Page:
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Cash crops

Agritourism producing much-needed income for struggling industry

Owner Brent Walker scratches one of his llamas at WoodsEdge Wools Farm in Stockton.-(PHOTO BY AARON HOUSTON)

Watching a 2-hour-old alpaca wrestle with its footing to stand upright for the first time at a New Jersey farm not far from your own backyard:

That counts as tourism, too.

It’s called agritourism, and there’s a major appetite for it. That’s exemplified by the growth of events such as the Tour de Farm NJ, which brings people out into New Jersey’s verdant green countryside to visit a selection of state’s more than 9,000 farms.

“Metro New Jersey, New York and Pennsylvania residents now want to know who their farmers are, where their farm products are grown, what their farmers feed their animals and how the farmers treat their farm animals,” Tour de Farm’s organizer, Mitch Morrison, said. “It’s a real trend.

“And this interest in local produce is dramatically growing. You see what’s going on with Chipotle and every large restaurant or retail outfit right now. They’re having to change their menu to adapt to it.”

Morrison’s annual bike tour invites people get more in touch with agriculture by taking them on an approximately 80-mile stretch of farmlands, with stops for food and other products along the way.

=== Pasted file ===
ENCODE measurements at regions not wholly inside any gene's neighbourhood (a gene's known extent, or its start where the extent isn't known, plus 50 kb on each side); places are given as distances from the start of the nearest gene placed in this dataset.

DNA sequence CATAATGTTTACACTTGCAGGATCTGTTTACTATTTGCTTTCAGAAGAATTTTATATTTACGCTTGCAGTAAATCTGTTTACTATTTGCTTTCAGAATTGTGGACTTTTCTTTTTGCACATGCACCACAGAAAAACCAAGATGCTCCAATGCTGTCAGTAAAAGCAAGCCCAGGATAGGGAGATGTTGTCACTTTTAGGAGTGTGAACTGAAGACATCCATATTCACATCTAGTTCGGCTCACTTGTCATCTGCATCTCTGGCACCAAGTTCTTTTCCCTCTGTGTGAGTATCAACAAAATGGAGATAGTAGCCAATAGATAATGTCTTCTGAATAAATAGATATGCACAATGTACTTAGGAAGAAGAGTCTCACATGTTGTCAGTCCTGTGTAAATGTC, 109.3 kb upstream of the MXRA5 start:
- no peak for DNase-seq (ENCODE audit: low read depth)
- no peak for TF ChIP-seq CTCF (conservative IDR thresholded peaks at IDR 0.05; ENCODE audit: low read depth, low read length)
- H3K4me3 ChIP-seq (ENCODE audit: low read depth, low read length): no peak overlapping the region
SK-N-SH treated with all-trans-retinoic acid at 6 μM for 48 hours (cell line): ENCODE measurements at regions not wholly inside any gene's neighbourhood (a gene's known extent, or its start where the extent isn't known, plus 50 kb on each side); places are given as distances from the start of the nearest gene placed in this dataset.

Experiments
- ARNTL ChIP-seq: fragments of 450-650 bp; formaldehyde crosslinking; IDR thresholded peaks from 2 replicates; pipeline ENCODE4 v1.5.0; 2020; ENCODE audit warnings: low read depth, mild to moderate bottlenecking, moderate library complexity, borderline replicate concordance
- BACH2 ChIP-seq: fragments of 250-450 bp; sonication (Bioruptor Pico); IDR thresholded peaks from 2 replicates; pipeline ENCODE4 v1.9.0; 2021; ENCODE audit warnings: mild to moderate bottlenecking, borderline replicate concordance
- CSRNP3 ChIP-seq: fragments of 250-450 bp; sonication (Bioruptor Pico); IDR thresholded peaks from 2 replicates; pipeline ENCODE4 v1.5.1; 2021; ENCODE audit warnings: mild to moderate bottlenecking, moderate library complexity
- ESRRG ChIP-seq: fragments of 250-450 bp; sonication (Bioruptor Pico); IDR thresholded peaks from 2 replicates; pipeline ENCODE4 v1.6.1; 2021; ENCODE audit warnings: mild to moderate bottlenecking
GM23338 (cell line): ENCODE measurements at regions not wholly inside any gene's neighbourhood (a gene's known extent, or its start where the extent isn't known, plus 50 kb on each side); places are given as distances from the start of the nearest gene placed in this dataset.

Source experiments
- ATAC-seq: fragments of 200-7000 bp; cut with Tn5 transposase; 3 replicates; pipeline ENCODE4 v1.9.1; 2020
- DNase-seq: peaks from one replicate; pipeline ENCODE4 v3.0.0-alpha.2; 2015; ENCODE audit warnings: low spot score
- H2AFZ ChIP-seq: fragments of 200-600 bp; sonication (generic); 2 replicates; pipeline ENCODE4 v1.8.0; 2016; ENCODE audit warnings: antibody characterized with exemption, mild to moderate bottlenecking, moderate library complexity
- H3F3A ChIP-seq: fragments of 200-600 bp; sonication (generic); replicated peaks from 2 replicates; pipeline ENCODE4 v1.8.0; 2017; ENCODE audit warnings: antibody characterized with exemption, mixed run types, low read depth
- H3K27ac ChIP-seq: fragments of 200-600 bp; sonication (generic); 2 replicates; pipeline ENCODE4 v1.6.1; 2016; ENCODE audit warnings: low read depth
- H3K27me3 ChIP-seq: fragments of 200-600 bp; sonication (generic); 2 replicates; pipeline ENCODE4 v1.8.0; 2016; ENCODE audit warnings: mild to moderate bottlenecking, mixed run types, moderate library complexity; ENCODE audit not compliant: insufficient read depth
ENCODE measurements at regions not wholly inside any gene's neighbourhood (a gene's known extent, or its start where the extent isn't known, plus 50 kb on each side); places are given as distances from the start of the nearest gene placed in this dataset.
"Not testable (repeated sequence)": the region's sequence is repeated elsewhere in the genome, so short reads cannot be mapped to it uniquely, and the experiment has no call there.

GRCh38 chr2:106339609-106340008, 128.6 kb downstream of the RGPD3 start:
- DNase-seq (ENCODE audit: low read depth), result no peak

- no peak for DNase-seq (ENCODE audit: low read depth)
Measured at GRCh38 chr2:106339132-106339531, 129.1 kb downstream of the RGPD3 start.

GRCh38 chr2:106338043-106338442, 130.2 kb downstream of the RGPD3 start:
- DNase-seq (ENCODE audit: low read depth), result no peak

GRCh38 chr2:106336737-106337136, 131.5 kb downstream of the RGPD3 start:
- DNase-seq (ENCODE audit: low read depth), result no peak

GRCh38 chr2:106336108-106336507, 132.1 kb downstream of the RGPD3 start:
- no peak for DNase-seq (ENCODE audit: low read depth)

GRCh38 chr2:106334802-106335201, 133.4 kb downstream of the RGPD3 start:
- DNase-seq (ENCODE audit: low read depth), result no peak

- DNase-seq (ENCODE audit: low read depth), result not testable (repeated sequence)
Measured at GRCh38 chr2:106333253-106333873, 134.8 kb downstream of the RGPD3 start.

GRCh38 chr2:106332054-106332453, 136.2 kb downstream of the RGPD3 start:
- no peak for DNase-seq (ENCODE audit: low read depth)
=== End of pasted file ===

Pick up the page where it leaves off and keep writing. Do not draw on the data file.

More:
For Sandy Chapman, who described that aforementioned alpaca episode, touring a slice of New Jersey’s 715,000 acres of farmland at last year’s cycling event connected him with experiences he never would’ve thought to have.

“Many people haven’t even had the experience of seeing how beautiful of farmland areas New Jersey really has,” Chapman said. “It’s an important part of our heritage.”

The emergent interest in agritourism had the bike tour turning away 250 people last year. The expanded 2015 iteration will consist of three tours across Hunterdon, Warren and Sussex counties.

Third-generation New Jersey farmer Brent Walker has seen the evolution of agritourism.

“In the past 10 years, we’ve seen an increase in this,” he said. “My father used to do a farmers market in New York City 20 years ago, and people wanted to know back then where their food was coming from.

Brett Johnson

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